Discussion:
10 alternative carriers that can save you serious cash on your smartphone bill
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Roy
2015-02-02 20:12:31 UTC
Permalink
The Wifi only phones look interesting. The article doesn't mention if
tethering is allowed on any of these services.

http://www.pcworld.com/article/2878298/10-alternative-carriers-that-can-save-you-serious-cash-on-your-smartphone-bill.html
Peter Lawrence
2015-02-03 16:43:07 UTC
Permalink
Post by Roy
The Wifi only phones look interesting. The article doesn't mention if
tethering is allowed on any of these services.
http://www.pcworld.com/article/2878298/10-alternative-carriers-that-can-save-you-serious-cash-on-your-smartphone-bill.html
No mention of PagePlus though, one of the better options that uses Verizon's
network.


- Peter
sms
2015-02-03 17:56:20 UTC
Permalink
Post by Roy
The Wifi only phones look interesting. The article doesn't mention if
tethering is allowed on any of these services.
http://www.pcworld.com/article/2878298/10-alternative-carriers-that-can-save-you-serious-cash-on-your-smartphone-bill.html
Another clueless article from PC World.

When you look at the MVNOs and prepaid services you need to consider a
lot of issues that they don't even mention. Do you know _anyone_ in the
Bay Area on Sprint or T-Mobile? Twice I've given presentations on
alternative carriers and both time when I ask which carrier people in
the audience are on, there have been _zero_ on Sprint or T-Mobile. It's
about 70/30 for Verizon/AT&T. Anyone in the Bay Area that has tried
Sprint or T-Mobile has quickly returned to AT&T or Verizon.

There are three important requirements for alternative carriers (and
regular carriers for that matter):

1. AT&T or Verizon network. Avoid Sprint and T-Mobile at all costs.
2. Off-network roaming, preferably including data roaming.
3. LTE support.

Actually number 2 has become a little less important as AT&T and Verizon
have bought out smaller carriers. But with AT&T, for example, without
roaming you have no coverage in a large part of Nebraska, and even a
small part of California.

On Consumer Cellular, which I have now, tethering is allowed. Full
roaming is included. Currently we're paying around $110 for four lines,
but that's with only 2.5GB of shared data so we are careful about data
usage (no streaming video). The big issue with data usage these days is
that many texts are being sent as MMS rather than SMS and data is
required for receiving MMS messages. It's stupid to send plain text
messages as MMS but some phones automatically do this for text messages
with multiple recipients.

If you can live without off-network roaming, AT&T's Cricket prepaid
service is a very good deal. They just upped the data on their smallest
plan to 2.5GB of LTE (throttled to 8Mb/s but still fast enough) then
unlimited data at low speed after that. No tethering allowed. Five lines
of service with 2.5GB each are $100, total ($40+30+20+10+0). One line is
$35 with auto-pay discount. If you can share a plan with five people
you're at $20 per line for 2.5GB of data on AT&T's network. I think AT&T
has declared war on Carlos Slim's company.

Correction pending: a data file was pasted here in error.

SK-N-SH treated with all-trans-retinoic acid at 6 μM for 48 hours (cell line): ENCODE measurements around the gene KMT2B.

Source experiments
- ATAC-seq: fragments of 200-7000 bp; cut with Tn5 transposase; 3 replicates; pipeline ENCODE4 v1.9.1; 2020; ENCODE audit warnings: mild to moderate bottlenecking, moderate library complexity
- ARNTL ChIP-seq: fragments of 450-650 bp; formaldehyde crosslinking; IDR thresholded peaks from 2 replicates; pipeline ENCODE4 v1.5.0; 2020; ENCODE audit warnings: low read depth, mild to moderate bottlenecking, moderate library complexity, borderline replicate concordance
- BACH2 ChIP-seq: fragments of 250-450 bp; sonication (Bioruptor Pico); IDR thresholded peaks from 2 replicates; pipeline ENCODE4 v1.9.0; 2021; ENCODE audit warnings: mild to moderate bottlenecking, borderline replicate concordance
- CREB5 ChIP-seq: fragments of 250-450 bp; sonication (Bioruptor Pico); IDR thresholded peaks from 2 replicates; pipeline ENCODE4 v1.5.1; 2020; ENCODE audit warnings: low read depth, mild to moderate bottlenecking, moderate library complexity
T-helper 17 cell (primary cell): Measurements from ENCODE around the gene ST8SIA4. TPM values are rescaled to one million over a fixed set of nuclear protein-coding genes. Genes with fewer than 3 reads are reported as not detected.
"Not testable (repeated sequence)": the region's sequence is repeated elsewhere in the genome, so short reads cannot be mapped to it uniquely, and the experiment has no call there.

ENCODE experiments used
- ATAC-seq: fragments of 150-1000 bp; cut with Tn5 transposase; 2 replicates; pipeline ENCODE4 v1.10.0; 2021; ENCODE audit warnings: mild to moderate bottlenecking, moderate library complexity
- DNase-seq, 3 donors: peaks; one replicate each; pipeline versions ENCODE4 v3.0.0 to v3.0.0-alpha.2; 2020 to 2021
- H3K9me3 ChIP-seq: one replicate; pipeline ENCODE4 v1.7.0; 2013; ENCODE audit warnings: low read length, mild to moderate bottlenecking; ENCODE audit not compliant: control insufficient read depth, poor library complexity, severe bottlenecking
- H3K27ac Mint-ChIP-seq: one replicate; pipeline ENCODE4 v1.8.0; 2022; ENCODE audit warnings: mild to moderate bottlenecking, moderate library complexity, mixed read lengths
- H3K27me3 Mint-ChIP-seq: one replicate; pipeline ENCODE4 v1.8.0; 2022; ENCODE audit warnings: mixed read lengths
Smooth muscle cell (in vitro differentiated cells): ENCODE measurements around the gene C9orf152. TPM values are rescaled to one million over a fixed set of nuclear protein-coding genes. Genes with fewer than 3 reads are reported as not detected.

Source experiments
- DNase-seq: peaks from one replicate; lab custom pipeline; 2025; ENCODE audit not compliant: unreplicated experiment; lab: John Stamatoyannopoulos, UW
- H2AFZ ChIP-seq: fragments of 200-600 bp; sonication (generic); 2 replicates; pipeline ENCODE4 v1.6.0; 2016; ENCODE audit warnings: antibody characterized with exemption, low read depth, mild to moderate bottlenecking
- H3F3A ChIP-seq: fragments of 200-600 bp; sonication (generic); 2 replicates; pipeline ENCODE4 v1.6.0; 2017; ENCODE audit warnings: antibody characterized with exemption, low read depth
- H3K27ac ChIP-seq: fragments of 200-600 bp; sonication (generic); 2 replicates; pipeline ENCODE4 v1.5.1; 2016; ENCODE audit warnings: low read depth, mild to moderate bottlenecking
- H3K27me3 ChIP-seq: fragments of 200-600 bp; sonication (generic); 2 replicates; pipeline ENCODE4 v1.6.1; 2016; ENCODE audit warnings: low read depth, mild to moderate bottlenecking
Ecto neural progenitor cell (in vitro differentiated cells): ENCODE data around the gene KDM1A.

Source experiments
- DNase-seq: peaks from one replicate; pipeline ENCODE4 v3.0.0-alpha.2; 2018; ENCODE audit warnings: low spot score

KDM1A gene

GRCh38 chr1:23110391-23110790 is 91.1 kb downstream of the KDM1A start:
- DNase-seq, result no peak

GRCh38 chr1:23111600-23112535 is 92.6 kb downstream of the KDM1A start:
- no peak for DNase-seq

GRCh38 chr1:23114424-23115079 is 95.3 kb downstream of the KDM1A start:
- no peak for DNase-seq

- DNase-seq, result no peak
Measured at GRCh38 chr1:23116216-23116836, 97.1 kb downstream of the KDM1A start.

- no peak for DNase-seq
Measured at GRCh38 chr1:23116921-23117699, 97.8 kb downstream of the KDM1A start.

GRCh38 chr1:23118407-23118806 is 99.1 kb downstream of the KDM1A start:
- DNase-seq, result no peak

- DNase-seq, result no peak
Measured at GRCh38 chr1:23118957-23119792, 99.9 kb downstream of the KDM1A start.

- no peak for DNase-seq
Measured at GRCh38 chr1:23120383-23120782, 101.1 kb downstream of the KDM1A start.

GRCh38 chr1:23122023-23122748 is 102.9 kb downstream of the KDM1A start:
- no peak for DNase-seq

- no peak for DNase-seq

Steve Pope
2015-02-03 20:08:02 UTC
Permalink
Post by sms
When you look at the MVNOs and prepaid services you need to consider a
lot of issues that they don't even mention. Do you know _anyone_ in the
Bay Area on Sprint or T-Mobile? Twice I've given presentations on
alternative carriers and both time when I ask which carrier people in
the audience are on, there have been _zero_ on Sprint or T-Mobile. It's
about 70/30 for Verizon/AT&T. Anyone in the Bay Area that has tried
Sprint or T-Mobile has quickly returned to AT&T or Verizon.
I've been on T-mobile for 5+ years. The first few on their $0.10/min
plan, then $30/month prepaid, then $50/month prepaid, and now
$60/month postpaid. I'm reasonably happy with them.

At any given time, T-mobile's product offerings have been more attractive
than AT&T's.


Perhaps T-mobile users are not going to "alternative carrier presentations"
because they are okay with T-mobile.


Steve
sms
2015-02-03 20:53:23 UTC
Permalink
Post by Steve Pope
Post by sms
When you look at the MVNOs and prepaid services you need to consider a
lot of issues that they don't even mention. Do you know _anyone_ in the
Bay Area on Sprint or T-Mobile? Twice I've given presentations on
alternative carriers and both time when I ask which carrier people in
the audience are on, there have been _zero_ on Sprint or T-Mobile. It's
about 70/30 for Verizon/AT&T. Anyone in the Bay Area that has tried
Sprint or T-Mobile has quickly returned to AT&T or Verizon.
I've been on T-mobile for 5+ years. The first few on their $0.10/min
plan, then $30/month prepaid, then $50/month prepaid, and now
$60/month postpaid. I'm reasonably happy with them.
At any given time, T-mobile's product offerings have been more attractive
than AT&T's.
Perhaps T-mobile users are not going to "alternative carrier presentations"
because they are okay with T-mobile.
Well this was in my Toastmasters clubs so they weren't showing up for
any particular subject.

I can't imagine paying $60/month for 3GB of LTE data on T-Mobile when on
Cricket it's $35 for 2.5GB and you have far better coverage.
Peter Lawrence
2015-02-03 22:09:08 UTC
Permalink
Post by Steve Pope
Post by sms
When you look at the MVNOs and prepaid services you need to consider a
lot of issues that they don't even mention. Do you know _anyone_ in the
Bay Area on Sprint or T-Mobile? Twice I've given presentations on
alternative carriers and both time when I ask which carrier people in
the audience are on, there have been _zero_ on Sprint or T-Mobile. It's
about 70/30 for Verizon/AT&T. Anyone in the Bay Area that has tried
Sprint or T-Mobile has quickly returned to AT&T or Verizon.
I've been on T-mobile for 5+ years. The first few on their $0.10/min
plan, then $30/month prepaid, then $50/month prepaid, and now
$60/month postpaid. I'm reasonably happy with them.
At any given time, T-mobile's product offerings have been more attractive
than AT&T's.
Perhaps T-mobile users are not going to "alternative carrier presentations"
because they are okay with T-mobile.
Well this was in my Toastmasters clubs so they weren't showing up for any
particular subject.
I can't imagine paying $60/month for 3GB of LTE data on T-Mobile when on
Cricket it's $35 for 2.5GB and you have far better coverage.
My brother now has two cell phones, his legacy one on Sprint (which he has
had for over 12 years) and a new one on T-Mobile for his newer Android
phone. He's on the WalMart plan on T-Mobile and an old grand-fathered
legacy plan on Sprint.

He finds coverage to be fine on both phones.

Myself, I have three smartphones, a Windows Phone on Verizon, a iPhone on
AT&T and an Android phone on Ting (Sprint). For phone calls, all are